"What?"
"Nothing," Kotho said hastily, realizing he had overstepped his bounds. Before Ameera could think on it any further, he changed the subject. "Tell me about the test subject, this Tara Ma. Doctor V didn't go into the details."
Ameera turned to the inner chamber, placing a hand on the clearplaz, much as Doctor V had done earlier.
"They found her twenty years ago," she said, "and in all that time, no one really understands what she is. DNA tests confirm that she's human, or at least so close to human genetically that she's basically the same thing. That's how we were able to gestate clones of her so easily. And yet, she's not, not human."
"How so?"
"She can't be. She has these... powers. She's bursting with this energy that makes the impossible possible. It's almost like there's nothing she can't do. You can't help being affected by it, by just being around her.
"I know what it does to me. I'm supposed to regard her as a test subject, rationalize the phenomena she produces, but I want to just fall down and worship her like the goddess she is."
There was the faintest trace of mania in Ameera's eyes as she said that and it sent a chill down Kotho's spine. A woman of her brilliance revering the test subject so... It could get ugly if she ever decided to take offense to what was being done to the object of her reverence. And if she ever found out the truth about herself...
Kotho had to redirect the conversation before his apprehensions got the better of him.
"I certainly hope you've never told Doctor V any of this," he said.
Ameera blushed and chuckled weakly. "I wouldn't dream of it. I don't even know why I'm telling you."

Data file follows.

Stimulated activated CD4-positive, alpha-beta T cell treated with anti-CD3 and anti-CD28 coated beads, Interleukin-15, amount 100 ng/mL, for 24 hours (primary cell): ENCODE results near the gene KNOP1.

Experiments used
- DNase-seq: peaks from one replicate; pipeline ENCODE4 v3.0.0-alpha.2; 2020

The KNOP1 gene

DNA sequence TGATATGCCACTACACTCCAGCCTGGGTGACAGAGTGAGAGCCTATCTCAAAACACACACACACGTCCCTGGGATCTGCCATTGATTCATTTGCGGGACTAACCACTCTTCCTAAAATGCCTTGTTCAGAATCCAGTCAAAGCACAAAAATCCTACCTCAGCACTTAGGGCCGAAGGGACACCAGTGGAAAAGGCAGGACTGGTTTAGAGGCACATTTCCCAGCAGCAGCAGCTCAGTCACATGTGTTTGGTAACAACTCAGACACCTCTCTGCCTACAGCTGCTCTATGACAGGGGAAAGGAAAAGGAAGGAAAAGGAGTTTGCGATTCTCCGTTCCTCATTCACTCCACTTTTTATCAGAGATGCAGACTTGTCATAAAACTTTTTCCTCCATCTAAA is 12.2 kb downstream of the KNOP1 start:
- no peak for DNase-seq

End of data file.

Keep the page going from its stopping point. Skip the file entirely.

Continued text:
"I must have one of those faces."
"You do," Ameera said thoughtfully. "Most of the other scientists here are either slaves to their work or slaves to Doctor V."
"That's got to be the single unkindest thing I've heard you say about another human being, this coming from the young lady who can even take pity on a political officer."
Blushing again, Ameera said, "It's true, though. I may try to be nice to other people, but I never lie."
"I'm sure that goes over really well in a place like this."
Ameera changed the subject on him, apparently not liking the course of their conversation.
"You know Doctor V calls her Tara Ma," she said, looking back at the test subject, "but I have another name for her."
"And what's that?" Kotho asked.
"I call her Hawwa."
"Hawwa? As in Adam and Hawwa?"
"One and the same. She's the Source, the Font of Life."
There she went again, talking like some religious nut. There was nothing wrong with a scientist entertaining a little spirituality, but this was too much, especially for someone who was praised as such a prodigy by none other than Werner Vijayaraj. Kotho could not understand it and it made him uneasy. He was torn between attraction and repulsion. And this was the person he was going to have to work with.
Completely oblivious to his internal turmoil, Ameera continued, "I want this war to end quickly. It's a waste to use her power as a weapon. We can do so much more. We could do anything. We can reach the next level."
"The next level?" Kotho asked, momentarily distracted from his thoughts.
"I'm talking about the evolution of the species," she replied, "and not any baby steps either. I'm talking about a great leap, like going from Australopithecus to Homo sapiens within a generation or two."